Anselm, Judith, Marguerite, Reginette. These are the names of sisters of the Missionaries of Charity killed in Yemen on the first of March, this year. “They shed their blood for the Church,” the Pope has proclaimed. “They were killed in hatred of the faith,” said the Vatican’s Secretary of State. In a word, martyrs.
I was in elementary school when I heard about martyrdom for the first time. My teacher spoke of a Polish priest, Maximillian Kolbe, who had offered his life for a fellow prisoner in a Nazi work-camp, and was about to be proclaimed a saint. His figure provoked a bit of fear in me. However, I also found him to be heroic and fascinating, even if I didn’t understand why the life of a priest should be worth less than that of the father of a family… I began to understand a bit more some years later. I was eighteen when that same teacher of religion, don Isidoro Meschi, died at the age of forty-six, killed in the courtyard of the house for recovering drug-addicts that he himself had founded. No one has greater love than this, to lay down one’s life for one’s friends (Gv 15,13), I heard on the day of his funeral, and, for the first time, I felt the desire to be like him, a priest, and to give my life for my friends.
Why does martyrdom fascinate us? It fascinates because it reveals the desire that lives in the heart of each one of us: the desire for a life full of meaning, for an existence spent for a great ideal. All of us want to be capable of a love without reserve, of a life lived with authentic radicality. Balthasar said that the life of a Christian cannot but arrive at the availability of martyrdom. Not just priests, therefore, nor just those in the consecrated life. Every person who truly loves is called to this radicality, because martyrdom is a dimension of love, as love fulfills itself only in the totalizing offer of one’s own life. Love is as strong as death, recites the Song of Songs. “I love you to death” as lovers say to one another. And it’s true, because a love that does not arrive to the point of desiring to give his life for the beloved is not complete. For this reason, I always say that marriage is a martyrdom. It seems like a joke, but it isn’t. Matrimony is giving one’s life to another, putting it into the other’s hands, a giving of oneself without reserve and forever. It seems like an enormous sacrifice, but at the forefront is the love, not the sacrifice. If a husband cares for his wife who is ill, why does he do it? If a father and a mother give up a more comfortable life in order to have another child, why do they do it? Certainty not because they relish suffering in some strange way. The only plausible reason remains their love. As Balthasar says, “Rendering testimony, in Greek, martyrion, is not so much a question of death, as it is a question of life in every moment. One’s death for Christ is just the most extreme manifestation of the vigorous, daily fight for Christ.”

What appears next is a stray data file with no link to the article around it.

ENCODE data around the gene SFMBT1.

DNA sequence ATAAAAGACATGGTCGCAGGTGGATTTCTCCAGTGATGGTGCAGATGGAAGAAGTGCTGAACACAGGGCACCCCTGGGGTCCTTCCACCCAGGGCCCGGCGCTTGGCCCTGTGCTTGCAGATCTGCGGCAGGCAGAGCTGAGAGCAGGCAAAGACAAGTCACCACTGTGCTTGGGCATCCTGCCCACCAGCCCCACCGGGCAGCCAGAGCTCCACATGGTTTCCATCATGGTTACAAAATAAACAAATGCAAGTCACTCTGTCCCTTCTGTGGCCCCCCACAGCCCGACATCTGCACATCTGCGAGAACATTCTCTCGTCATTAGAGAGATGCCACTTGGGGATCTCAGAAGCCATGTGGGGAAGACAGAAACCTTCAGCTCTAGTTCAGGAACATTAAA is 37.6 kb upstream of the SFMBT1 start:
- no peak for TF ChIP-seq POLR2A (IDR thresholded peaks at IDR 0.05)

What fascinates us about the martyrs is their freedom: they are free men because they are men who are certain. It is the truth that sets us free, as Jesus said the Gospels, and the truth that He has revealed to us is that the meaning of life is to give oneself totally, and that every life given in this way becomes a stone that builds up the Church, which is the beginning of a new world. Only such a discover will allow us to offer a witness free from compromise every time it is asked of us, even if such a witness provokes opposition or even hate, which, at any rate, Jesus has already announced to us in advance: If the world hates you, know that it has hated me first (Jn 15,18). Péguy is right when he says that “every Christian, nowadays, is a soldier. What was proposed to our fathers is now imposed on us. They had to take up the cross by themselves, and move it themselves from place to place. God gives the cross to us (what a test of faith!) for an uninterrupted Way of the Cross in our own home. We are all at the front.” Nothing that is authentically Christian could ever be confused with violence, nor with the desire to impose one’s idea of the truth. Instead, what moves us is only our love for the other and our love for Christ. For this reason, when we, in our various missions, come up against the figures of the martyrs, we cannot but desire to live and to love as they did, we who want to be a testimony of that same love in every part of the world.
photo: Roger Sanderson